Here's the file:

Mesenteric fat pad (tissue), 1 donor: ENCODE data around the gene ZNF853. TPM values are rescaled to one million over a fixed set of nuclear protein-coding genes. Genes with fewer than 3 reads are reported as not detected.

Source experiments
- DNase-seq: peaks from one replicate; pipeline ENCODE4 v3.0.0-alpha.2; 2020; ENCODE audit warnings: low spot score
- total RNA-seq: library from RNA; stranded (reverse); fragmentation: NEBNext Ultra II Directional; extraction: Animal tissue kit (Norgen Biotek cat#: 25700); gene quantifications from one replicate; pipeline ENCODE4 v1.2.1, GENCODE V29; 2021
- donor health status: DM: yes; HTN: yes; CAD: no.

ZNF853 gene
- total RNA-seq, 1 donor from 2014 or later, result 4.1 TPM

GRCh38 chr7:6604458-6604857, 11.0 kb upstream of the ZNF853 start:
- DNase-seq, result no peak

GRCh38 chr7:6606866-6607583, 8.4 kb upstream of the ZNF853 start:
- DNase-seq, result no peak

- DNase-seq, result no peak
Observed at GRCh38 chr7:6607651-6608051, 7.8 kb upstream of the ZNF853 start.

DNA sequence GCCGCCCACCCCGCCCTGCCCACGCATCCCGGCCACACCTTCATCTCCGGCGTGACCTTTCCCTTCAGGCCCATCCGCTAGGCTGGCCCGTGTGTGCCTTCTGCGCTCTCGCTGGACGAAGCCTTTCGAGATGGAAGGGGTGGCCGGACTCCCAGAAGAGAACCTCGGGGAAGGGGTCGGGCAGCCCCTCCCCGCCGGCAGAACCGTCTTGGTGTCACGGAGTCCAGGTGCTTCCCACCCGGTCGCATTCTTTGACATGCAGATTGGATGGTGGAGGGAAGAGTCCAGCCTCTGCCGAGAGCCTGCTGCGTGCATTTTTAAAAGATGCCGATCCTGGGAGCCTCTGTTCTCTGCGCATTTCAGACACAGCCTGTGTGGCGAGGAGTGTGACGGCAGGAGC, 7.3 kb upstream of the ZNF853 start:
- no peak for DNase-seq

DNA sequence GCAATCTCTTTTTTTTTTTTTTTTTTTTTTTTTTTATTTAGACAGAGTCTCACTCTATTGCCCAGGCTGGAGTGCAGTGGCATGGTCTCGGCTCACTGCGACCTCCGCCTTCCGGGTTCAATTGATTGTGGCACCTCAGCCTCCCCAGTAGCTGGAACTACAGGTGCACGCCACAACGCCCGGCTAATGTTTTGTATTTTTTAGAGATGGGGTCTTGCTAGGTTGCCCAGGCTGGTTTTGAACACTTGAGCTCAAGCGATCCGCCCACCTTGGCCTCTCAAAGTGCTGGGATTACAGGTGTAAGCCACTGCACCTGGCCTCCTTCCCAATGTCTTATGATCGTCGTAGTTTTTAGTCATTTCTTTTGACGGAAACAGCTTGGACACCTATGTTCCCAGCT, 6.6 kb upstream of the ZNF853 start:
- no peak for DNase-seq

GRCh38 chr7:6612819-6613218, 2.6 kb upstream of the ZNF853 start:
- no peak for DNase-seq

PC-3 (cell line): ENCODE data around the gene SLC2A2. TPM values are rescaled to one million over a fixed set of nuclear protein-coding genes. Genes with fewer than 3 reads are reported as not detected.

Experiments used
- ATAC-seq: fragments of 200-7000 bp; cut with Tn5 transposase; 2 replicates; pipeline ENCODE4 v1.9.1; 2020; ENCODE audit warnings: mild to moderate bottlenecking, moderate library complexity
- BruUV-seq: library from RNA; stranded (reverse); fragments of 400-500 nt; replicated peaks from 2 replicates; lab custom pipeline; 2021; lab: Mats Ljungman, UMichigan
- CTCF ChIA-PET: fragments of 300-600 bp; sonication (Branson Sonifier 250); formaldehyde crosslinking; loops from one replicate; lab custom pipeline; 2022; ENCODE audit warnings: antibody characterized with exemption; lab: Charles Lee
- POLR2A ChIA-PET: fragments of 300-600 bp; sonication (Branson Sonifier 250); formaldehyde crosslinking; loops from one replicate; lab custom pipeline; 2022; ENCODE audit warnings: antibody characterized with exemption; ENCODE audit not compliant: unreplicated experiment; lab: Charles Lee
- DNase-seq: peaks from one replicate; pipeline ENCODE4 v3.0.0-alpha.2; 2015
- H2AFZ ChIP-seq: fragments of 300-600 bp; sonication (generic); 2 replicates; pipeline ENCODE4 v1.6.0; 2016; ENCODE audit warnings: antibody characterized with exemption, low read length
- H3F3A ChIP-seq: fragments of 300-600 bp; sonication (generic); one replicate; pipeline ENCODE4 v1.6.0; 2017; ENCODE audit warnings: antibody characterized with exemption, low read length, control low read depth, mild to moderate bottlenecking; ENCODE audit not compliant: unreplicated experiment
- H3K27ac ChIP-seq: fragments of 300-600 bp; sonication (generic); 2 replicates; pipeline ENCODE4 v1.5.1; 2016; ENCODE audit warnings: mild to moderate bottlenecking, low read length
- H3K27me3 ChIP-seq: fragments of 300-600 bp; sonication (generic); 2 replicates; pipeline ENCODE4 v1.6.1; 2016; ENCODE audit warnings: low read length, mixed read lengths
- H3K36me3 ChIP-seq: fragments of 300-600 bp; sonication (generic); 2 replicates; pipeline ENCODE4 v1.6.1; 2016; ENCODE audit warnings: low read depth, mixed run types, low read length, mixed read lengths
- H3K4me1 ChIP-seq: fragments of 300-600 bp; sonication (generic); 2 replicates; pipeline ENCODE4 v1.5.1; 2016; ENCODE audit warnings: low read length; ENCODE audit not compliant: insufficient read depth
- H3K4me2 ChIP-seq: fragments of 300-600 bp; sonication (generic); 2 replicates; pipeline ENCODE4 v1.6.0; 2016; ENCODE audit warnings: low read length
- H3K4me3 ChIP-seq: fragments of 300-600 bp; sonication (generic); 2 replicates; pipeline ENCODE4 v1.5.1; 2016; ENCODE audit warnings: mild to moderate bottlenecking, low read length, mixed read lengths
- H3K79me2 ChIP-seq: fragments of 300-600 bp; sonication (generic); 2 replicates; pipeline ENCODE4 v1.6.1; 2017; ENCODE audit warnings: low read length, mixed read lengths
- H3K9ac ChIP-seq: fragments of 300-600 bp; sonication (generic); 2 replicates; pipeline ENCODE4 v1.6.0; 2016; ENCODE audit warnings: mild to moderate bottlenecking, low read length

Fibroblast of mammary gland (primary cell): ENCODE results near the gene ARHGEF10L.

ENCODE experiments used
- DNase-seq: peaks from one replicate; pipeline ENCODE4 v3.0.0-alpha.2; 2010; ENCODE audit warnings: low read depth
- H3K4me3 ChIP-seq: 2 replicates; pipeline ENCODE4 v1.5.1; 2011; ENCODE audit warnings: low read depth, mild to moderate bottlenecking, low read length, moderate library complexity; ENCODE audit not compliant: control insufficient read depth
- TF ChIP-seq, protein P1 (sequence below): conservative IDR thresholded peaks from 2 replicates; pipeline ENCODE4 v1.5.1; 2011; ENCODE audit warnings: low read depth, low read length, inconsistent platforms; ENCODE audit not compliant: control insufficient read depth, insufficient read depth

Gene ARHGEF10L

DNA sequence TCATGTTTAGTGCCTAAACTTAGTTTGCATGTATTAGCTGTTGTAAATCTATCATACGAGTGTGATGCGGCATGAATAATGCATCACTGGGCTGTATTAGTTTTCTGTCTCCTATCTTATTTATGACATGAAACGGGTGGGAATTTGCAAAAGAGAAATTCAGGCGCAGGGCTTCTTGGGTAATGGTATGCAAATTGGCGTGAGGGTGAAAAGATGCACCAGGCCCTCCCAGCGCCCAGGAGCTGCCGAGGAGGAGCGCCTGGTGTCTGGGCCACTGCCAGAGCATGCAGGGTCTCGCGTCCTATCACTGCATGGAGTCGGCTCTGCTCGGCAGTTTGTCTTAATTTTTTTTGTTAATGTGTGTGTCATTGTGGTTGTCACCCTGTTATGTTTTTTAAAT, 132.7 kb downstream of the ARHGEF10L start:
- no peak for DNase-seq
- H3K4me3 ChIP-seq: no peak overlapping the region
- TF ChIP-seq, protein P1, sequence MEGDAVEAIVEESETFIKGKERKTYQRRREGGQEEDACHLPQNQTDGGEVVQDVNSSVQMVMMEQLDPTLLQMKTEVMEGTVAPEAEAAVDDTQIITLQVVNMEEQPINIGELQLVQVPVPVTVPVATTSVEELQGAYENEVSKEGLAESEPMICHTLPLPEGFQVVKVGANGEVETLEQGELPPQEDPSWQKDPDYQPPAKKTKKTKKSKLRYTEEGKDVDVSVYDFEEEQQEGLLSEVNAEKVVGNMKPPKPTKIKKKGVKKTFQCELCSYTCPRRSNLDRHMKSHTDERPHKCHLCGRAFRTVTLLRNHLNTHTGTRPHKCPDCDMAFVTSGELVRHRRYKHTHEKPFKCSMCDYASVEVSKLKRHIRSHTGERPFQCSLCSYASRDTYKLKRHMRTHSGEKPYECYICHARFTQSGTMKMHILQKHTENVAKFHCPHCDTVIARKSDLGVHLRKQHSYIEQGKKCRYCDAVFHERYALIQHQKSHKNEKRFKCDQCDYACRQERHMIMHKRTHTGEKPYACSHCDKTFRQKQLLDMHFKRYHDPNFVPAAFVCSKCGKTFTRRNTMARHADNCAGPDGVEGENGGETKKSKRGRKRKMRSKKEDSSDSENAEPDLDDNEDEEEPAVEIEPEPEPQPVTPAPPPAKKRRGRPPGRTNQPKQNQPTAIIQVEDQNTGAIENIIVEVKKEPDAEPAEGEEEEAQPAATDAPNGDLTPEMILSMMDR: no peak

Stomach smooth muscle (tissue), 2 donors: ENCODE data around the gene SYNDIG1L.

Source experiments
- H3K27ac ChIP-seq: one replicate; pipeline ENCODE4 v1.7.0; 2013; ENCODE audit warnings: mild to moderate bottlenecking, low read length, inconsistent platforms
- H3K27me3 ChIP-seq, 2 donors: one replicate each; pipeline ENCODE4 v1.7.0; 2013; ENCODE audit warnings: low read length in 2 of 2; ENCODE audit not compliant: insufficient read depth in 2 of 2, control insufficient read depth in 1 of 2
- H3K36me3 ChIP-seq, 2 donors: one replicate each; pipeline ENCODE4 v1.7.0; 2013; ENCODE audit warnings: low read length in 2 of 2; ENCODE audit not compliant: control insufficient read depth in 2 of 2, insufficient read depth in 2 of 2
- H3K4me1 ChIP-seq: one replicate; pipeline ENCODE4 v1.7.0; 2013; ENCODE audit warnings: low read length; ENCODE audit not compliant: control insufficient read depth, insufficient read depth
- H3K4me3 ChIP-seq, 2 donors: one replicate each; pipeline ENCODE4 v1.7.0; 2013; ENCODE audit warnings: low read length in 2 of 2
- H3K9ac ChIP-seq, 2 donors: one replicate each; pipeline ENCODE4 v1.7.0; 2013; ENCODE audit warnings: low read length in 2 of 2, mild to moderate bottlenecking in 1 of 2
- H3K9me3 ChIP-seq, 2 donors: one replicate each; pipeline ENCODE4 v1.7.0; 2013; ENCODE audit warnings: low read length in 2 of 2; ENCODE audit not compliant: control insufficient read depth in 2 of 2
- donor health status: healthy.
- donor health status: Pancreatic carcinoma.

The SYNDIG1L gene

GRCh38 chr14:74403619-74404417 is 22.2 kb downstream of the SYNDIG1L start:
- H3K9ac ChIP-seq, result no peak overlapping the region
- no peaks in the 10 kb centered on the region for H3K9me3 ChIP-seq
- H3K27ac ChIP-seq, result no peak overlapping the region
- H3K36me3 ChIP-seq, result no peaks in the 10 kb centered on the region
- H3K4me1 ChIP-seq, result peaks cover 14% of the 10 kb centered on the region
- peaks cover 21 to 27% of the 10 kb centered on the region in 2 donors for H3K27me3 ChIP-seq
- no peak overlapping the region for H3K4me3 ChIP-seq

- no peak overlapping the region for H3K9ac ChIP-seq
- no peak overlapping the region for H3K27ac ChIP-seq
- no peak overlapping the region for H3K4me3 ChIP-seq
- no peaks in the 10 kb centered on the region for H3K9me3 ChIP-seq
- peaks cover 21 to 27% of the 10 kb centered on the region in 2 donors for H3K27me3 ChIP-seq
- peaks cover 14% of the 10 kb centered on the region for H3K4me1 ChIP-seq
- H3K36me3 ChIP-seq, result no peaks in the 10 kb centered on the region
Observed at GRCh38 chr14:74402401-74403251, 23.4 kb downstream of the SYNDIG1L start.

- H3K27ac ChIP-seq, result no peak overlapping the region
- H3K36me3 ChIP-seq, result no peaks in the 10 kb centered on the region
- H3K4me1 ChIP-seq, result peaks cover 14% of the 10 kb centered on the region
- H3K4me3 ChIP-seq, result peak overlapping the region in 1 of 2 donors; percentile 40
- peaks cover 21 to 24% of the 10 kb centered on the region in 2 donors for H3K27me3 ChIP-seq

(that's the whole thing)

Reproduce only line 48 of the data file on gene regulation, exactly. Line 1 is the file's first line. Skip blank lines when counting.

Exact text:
Source experiments